In the Best Paleo Recipes of 2014 eBook, 25 of your favorite authors and bloggers came together to create one incredible collection of recipes. We love the sense of community in Paleo, so we caught back up with the contributors to ask them what they have in store for the upcoming year. First we spoke to Stephanie Gaudreau, founder of Stupid Easy Paleo and author of The Paleo Athlete and The Performance Paleo Cookbook. Stephanie has been an athlete her entire life, and knows how to eat to perform. We asked YOU what questions you wanted Steph to answer, and she was more than happy to give her insights on competing, nutrition, and overall health. Be sure to visit her blog and follower her on Facebook and Instagram for even more tips!
You have a new book coming out. Where did the inspiration come from?
Wow. Honestly it’s been a natural evolution for me: As someone who was an athlete before Paleo, and who eats Paleo now, to merge the two together. Five years ago, I was racing bikes, and found Paleo after that. I then transitioned to a CrossFit athlete, and now do weightlifting solely. I’ve run the gamut from an endurance athlete, to CrossFitter, to a power athlete; and have strong ties in these three communities. The book came from the quesitons I get through athletes I know, or through contacts through my blog. They want to answers to the question, “How do I eat to perform better?” using Paleo as a template. Competing is who I am. I love to go out and test myself. When I was a kid, my sister and I took dance classes and went to soccer practice. Eventually, our mother gave us an ultimatum, and basically said, “Pick one.” My choice to do soccer really changed my life. I’ve been playing sports my whole life. Originally, I wrote the Paleo Athlete eBook, which precedes the cookbook which is coming out. While the eBook explains the science behind my recommendations, the cookbook is the practical side. You have to get in the kitchen and cook for yourself. This is a representation on how I eat everyday. I keep things simple, and I have translated that into the book because I know that’s what people are looking for. Whether or not they identify themselves as a “formal athlete,” they do dedicate a significant amount of time to training, and therefore are short on time as it is. When you say “using Paleo as a template,” what exactly do you mean?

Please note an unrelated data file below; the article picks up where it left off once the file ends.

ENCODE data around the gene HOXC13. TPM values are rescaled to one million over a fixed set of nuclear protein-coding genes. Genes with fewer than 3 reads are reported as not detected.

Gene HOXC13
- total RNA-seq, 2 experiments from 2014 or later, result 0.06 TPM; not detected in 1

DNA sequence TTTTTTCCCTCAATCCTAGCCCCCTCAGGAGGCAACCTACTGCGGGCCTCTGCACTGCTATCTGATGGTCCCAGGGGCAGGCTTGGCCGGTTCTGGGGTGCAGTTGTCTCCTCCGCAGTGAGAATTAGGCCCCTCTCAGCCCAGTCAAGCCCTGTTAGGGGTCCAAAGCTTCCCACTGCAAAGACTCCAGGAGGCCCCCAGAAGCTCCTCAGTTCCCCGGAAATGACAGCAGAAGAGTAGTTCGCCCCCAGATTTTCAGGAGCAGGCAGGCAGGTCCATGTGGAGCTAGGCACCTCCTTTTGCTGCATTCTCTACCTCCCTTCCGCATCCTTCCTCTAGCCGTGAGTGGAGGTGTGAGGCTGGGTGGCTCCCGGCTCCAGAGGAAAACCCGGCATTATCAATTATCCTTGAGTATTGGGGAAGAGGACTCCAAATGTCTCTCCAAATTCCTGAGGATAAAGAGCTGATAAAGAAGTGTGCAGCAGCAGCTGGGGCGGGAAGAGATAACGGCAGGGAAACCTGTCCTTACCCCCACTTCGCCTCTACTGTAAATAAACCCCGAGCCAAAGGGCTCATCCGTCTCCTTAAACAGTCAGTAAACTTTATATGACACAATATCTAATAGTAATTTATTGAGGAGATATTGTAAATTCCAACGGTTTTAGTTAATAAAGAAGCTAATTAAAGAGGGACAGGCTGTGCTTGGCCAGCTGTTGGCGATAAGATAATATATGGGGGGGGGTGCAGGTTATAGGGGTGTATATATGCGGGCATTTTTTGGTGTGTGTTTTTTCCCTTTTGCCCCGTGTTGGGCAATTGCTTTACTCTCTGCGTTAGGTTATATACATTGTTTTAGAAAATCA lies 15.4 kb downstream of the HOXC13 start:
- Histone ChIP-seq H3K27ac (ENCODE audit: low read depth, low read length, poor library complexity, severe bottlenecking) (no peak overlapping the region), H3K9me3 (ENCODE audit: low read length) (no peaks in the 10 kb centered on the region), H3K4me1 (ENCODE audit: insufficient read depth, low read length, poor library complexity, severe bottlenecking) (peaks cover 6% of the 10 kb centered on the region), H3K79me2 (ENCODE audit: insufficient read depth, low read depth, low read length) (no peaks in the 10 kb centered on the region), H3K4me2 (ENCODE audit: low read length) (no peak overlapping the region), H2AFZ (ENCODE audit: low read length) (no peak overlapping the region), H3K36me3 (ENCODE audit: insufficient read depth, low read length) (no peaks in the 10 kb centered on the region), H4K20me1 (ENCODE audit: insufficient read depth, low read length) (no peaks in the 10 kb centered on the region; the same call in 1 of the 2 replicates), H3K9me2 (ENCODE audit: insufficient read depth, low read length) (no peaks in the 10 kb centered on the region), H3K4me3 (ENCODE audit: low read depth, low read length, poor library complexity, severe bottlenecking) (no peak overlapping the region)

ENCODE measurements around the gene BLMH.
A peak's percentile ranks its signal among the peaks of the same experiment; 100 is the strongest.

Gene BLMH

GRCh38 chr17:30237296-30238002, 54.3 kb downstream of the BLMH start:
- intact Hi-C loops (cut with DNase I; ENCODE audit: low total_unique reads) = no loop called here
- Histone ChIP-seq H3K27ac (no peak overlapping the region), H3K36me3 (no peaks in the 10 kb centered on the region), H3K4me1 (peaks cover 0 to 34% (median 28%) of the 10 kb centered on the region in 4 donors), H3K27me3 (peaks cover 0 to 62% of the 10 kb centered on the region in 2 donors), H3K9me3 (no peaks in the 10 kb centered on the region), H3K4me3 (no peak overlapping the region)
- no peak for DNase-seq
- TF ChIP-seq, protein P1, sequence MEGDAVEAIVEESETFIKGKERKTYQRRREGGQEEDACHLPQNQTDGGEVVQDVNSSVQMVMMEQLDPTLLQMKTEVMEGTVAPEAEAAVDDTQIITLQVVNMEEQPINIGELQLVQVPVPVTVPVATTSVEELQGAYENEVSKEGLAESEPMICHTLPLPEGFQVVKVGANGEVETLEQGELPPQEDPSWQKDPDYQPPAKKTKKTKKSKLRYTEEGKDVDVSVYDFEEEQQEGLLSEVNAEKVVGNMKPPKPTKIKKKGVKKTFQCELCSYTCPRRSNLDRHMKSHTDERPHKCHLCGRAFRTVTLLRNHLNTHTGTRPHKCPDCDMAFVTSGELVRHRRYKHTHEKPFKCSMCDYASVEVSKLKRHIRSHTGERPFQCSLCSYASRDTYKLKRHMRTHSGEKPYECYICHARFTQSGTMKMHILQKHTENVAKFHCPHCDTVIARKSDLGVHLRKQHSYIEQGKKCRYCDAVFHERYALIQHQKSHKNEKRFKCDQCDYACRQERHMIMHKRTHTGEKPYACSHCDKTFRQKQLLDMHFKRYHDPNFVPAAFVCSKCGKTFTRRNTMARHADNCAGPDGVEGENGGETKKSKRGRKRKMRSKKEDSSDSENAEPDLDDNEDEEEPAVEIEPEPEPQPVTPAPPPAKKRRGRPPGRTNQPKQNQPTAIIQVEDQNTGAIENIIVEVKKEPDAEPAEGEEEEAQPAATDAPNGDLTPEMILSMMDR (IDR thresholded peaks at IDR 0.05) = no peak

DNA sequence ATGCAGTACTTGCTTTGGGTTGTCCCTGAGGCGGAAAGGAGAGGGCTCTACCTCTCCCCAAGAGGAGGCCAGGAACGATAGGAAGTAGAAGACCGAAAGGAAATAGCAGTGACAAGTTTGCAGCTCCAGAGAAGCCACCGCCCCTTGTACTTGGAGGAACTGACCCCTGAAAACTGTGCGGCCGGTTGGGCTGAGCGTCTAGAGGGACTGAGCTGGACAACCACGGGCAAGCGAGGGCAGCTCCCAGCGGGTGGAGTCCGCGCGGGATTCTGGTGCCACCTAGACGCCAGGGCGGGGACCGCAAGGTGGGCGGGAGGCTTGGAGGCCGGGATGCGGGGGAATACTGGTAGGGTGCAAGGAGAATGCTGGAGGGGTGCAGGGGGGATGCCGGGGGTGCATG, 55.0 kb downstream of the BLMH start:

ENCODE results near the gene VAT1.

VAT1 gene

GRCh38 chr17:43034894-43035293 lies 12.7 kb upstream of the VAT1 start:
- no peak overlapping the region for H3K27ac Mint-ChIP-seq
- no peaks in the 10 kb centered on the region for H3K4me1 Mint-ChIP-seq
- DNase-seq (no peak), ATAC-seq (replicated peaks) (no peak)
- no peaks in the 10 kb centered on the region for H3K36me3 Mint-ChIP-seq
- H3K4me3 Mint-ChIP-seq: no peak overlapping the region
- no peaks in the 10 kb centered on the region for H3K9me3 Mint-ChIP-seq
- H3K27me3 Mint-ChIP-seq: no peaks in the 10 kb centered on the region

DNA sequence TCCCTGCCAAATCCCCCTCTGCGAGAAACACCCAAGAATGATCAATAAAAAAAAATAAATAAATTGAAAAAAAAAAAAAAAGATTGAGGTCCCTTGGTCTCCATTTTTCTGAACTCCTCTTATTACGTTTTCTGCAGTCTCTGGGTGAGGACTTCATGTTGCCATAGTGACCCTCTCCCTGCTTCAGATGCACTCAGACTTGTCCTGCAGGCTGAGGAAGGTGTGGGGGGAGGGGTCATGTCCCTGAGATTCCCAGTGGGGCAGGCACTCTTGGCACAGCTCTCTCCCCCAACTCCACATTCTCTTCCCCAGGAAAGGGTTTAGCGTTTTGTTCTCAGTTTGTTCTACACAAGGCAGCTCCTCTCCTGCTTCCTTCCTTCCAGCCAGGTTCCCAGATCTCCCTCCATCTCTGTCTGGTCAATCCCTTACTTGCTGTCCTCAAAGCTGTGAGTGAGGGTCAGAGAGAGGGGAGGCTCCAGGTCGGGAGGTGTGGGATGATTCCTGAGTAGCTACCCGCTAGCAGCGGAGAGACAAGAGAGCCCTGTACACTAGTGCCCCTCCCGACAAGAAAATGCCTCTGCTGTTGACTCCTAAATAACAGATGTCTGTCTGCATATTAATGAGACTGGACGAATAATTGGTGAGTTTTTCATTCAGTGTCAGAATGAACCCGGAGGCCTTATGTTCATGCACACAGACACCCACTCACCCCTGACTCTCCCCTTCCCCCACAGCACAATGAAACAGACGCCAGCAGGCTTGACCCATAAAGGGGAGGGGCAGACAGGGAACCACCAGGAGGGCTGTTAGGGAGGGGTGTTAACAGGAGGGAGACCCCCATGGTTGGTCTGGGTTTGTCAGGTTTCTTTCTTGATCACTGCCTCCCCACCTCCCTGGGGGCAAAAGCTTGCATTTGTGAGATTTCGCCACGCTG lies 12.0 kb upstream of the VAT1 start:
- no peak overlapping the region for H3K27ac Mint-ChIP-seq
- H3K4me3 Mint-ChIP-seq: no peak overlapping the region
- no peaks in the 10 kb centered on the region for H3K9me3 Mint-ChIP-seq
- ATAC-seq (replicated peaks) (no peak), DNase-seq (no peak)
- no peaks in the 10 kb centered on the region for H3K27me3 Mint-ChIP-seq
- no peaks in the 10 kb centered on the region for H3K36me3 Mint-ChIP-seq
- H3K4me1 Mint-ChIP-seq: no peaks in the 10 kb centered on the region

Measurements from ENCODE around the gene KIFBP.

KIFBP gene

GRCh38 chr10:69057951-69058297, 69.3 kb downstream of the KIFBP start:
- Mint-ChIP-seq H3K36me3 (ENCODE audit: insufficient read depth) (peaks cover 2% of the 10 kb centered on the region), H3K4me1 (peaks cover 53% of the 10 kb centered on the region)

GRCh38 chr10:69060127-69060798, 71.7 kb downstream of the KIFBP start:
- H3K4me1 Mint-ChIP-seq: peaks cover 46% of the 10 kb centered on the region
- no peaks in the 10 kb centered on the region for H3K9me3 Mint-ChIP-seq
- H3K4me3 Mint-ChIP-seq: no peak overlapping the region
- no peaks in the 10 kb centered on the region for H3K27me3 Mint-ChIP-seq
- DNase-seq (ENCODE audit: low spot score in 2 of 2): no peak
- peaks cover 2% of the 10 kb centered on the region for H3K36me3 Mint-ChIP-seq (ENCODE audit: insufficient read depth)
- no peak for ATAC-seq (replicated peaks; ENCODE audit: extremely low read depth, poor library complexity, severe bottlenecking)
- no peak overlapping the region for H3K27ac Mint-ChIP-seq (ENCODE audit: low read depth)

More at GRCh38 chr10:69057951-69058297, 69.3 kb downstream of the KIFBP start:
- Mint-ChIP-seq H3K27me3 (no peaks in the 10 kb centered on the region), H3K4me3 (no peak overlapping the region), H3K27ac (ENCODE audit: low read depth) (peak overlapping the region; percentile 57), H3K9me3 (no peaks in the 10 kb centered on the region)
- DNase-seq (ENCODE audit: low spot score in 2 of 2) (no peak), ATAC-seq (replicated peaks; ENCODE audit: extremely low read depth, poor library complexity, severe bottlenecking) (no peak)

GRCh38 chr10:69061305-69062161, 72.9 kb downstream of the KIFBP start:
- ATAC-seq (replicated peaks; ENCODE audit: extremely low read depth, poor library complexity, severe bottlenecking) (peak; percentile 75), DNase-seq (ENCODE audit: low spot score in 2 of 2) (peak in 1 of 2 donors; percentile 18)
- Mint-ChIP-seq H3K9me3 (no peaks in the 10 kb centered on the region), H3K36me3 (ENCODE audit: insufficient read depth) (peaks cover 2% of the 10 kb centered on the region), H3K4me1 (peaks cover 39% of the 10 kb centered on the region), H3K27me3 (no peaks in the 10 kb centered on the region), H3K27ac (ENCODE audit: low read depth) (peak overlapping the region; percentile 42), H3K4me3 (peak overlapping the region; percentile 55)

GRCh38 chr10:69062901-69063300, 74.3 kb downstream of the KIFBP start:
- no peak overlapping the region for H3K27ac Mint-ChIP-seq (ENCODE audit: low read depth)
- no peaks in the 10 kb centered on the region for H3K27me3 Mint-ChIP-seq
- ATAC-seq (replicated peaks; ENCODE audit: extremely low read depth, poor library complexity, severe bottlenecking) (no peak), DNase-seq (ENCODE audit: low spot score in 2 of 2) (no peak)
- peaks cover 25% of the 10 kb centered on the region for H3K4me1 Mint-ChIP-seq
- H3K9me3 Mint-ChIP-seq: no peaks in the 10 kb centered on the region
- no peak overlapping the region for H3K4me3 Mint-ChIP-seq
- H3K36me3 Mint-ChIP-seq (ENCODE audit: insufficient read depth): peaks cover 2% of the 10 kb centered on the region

In the past five years I really have learned a lot. The way I started eating Paleo, is really different than how I eat now. At first I thought, “There is a ‘yes list’ and there is a ‘no list.’” Well, as you know, Paleo as a community has changed dramatically. Transitioning from a black and white list to, “Ok, what works for my body?” is a lot different. In the cookbook, there are a foods that do not fit the, quote, “Strict Paleo” list. There is white rice. There are potatoes – and wars have been fought in Paleo over white potatoes. We can’t be blind to our bodies. If you are aiming for optimal performance, you are going to eat different foods. You will eat those foods in different quantities than someone who is sedentary, or someone who is treating an autoimmune condition. The cookbook has a nutrient-dense carbohydrate focus. People are getting wise to the fact that a keto approach to CrossFit-style training is not a good match. Interval training is completely different than going for a five-mile walk.
My goal is to help people transition their diet for LIFE. How are you going to do that if you impose a yes/no list, which is completely not taking into account that person’s health history, goals, or lifestyle? To actually do that would be negligent – to discount exactly who that person is. Sometimes people don’t want to hear that. They want the black and white list and to be told exactly what to eat. But so much really needs to come from self-experimentation.
What are some of your favorite recipes in your book?
All the meat! I have a flank steak that I think is pretty bomb – that one’s on the cover. It’s hard to pick a favorite, as I have pre-workout and post-workout chapters included. I have different options for what you can eat and drink for each “type” of person. I think I’ve covered as many options as I could reasonably think of.
Questions on Training:
What’s your view on counting calories?
Counting calories, at least for myself, tends to do more harm than good. More harm meaning, psychological problems with food. A lot of people have disordered eating pasts. Calorie counting makes me crazy.